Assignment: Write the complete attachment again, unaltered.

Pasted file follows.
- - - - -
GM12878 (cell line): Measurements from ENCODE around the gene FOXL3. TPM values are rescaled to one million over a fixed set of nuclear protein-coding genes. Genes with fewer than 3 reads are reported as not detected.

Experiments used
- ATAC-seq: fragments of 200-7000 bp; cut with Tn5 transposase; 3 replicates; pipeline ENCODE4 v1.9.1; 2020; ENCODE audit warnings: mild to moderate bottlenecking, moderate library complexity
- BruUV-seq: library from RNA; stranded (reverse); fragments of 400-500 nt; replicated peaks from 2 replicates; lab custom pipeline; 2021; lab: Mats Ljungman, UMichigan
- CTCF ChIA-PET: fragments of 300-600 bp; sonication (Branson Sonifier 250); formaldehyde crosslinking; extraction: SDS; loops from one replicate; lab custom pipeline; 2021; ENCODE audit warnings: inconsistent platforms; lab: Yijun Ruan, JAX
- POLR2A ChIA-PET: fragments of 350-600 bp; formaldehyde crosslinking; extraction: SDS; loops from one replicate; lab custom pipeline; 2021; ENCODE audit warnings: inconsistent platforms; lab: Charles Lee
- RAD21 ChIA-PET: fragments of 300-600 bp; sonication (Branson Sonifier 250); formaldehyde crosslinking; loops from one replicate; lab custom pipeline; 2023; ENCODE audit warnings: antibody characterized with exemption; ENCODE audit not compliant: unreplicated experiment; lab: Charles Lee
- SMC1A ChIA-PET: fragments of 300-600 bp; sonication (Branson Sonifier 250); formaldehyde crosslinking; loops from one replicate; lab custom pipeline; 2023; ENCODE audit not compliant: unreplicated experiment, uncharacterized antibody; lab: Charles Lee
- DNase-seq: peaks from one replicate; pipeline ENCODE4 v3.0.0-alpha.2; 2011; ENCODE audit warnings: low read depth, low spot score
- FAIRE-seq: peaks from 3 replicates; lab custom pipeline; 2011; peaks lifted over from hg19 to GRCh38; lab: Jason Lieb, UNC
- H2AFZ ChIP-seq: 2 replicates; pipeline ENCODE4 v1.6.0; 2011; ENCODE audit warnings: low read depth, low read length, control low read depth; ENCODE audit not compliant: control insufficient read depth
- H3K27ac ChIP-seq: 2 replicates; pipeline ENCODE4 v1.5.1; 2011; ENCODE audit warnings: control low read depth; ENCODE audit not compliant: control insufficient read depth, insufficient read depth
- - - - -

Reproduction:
GM12878 (cell line): Measurements from ENCODE around the gene FOXL3. TPM values are rescaled to one million over a fixed set of nuclear protein-coding genes. Genes with fewer than 3 reads are reported as not detected.

Experiments used
- ATAC-seq: fragments of 200-7000 bp; cut with Tn5 transposase; 3 replicates; pipeline ENCODE4 v1.9.1; 2020; ENCODE audit warnings: mild to moderate bottlenecking, moderate library complexity
- BruUV-seq: library from RNA; stranded (reverse); fragments of 400-500 nt; replicated peaks from 2 replicates; lab custom pipeline; 2021; lab: Mats Ljungman, UMichigan
- CTCF ChIA-PET: fragments of 300-600 bp; sonication (Branson Sonifier 250); formaldehyde crosslinking; extraction: SDS; loops from one replicate; lab custom pipeline; 2021; ENCODE audit warnings: inconsistent platforms; lab: Yijun Ruan, JAX
- POLR2A ChIA-PET: fragments of 350-600 bp; formaldehyde crosslinking; extraction: SDS; loops from one replicate; lab custom pipeline; 2021; ENCODE audit warnings: inconsistent platforms; lab: Charles Lee
- RAD21 ChIA-PET: fragments of 300-600 bp; sonication (Branson Sonifier 250); formaldehyde crosslinking; loops from one replicate; lab custom pipeline; 2023; ENCODE audit warnings: antibody characterized with exemption; ENCODE audit not compliant: unreplicated experiment; lab: Charles Lee
- SMC1A ChIA-PET: fragments of 300-600 bp; sonication (Branson Sonifier 250); formaldehyde crosslinking; loops from one replicate; lab custom pipeline; 2023; ENCODE audit not compliant: unreplicated experiment, uncharacterized antibody; lab: Charles Lee
- DNase-seq: peaks from one replicate; pipeline ENCODE4 v3.0.0-alpha.2; 2011; ENCODE audit warnings: low read depth, low spot score
- FAIRE-seq: peaks from 3 replicates; lab custom pipeline; 2011; peaks lifted over from hg19 to GRCh38; lab: Jason Lieb, UNC
- H2AFZ ChIP-seq: 2 replicates; pipeline ENCODE4 v1.6.0; 2011; ENCODE audit warnings: low read depth, low read length, control low read depth; ENCODE audit not compliant: control insufficient read depth
- H3K27ac ChIP-seq: 2 replicates; pipeline ENCODE4 v1.5.1; 2011; ENCODE audit warnings: control low read depth; ENCODE audit not compliant: control insufficient read depth, insufficient read depth